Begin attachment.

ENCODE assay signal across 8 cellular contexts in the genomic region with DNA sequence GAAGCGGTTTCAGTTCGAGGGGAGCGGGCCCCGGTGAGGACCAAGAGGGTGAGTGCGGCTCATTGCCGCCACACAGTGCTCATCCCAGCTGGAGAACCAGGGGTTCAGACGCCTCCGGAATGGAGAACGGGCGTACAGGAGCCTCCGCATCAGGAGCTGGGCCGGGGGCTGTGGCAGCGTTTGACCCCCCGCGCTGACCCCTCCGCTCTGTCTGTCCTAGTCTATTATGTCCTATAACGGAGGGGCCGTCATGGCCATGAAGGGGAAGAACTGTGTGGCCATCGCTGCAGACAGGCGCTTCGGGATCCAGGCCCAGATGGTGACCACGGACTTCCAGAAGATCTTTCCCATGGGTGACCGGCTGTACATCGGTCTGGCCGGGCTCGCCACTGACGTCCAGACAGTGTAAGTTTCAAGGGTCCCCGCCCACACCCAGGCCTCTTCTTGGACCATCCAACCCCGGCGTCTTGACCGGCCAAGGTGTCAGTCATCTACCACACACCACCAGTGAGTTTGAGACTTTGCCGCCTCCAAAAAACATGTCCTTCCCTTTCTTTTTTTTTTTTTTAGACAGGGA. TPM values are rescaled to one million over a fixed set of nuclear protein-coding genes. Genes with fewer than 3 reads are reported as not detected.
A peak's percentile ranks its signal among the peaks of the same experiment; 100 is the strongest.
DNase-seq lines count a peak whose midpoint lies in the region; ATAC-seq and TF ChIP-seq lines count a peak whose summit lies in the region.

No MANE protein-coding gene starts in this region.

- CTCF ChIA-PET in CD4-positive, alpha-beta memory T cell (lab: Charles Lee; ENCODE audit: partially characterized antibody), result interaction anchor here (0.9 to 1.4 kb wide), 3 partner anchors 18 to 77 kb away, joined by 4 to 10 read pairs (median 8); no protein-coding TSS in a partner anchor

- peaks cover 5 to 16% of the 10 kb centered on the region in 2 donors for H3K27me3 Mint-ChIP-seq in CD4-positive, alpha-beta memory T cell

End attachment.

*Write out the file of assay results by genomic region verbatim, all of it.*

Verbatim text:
ENCODE assay signal across 8 cellular contexts in the genomic region with DNA sequence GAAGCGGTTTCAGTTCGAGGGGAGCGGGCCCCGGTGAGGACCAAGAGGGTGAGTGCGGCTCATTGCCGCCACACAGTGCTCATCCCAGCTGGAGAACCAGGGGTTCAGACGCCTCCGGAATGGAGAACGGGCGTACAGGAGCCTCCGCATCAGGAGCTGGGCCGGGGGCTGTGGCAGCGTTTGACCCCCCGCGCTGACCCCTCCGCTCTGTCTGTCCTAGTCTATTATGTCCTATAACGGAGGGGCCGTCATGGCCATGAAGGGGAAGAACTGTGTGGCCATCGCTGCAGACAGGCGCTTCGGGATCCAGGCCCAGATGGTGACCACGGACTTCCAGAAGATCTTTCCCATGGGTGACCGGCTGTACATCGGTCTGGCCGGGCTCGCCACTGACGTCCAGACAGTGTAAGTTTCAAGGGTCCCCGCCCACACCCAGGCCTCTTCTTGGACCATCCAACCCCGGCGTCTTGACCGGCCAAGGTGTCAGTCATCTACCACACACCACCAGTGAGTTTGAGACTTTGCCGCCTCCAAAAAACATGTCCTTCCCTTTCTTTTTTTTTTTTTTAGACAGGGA. TPM values are rescaled to one million over a fixed set of nuclear protein-coding genes. Genes with fewer than 3 reads are reported as not detected.
A peak's percentile ranks its signal among the peaks of the same experiment; 100 is the strongest.
DNase-seq lines count a peak whose midpoint lies in the region; ATAC-seq and TF ChIP-seq lines count a peak whose summit lies in the region.

No MANE protein-coding gene starts in this region.

- CTCF ChIA-PET in CD4-positive, alpha-beta memory T cell (lab: Charles Lee; ENCODE audit: partially characterized antibody), result interaction anchor here (0.9 to 1.4 kb wide), 3 partner anchors 18 to 77 kb away, joined by 4 to 10 read pairs (median 8); no protein-coding TSS in a partner anchor

- peaks cover 5 to 16% of the 10 kb centered on the region in 2 donors for H3K27me3 Mint-ChIP-seq in CD4-positive, alpha-beta memory T cell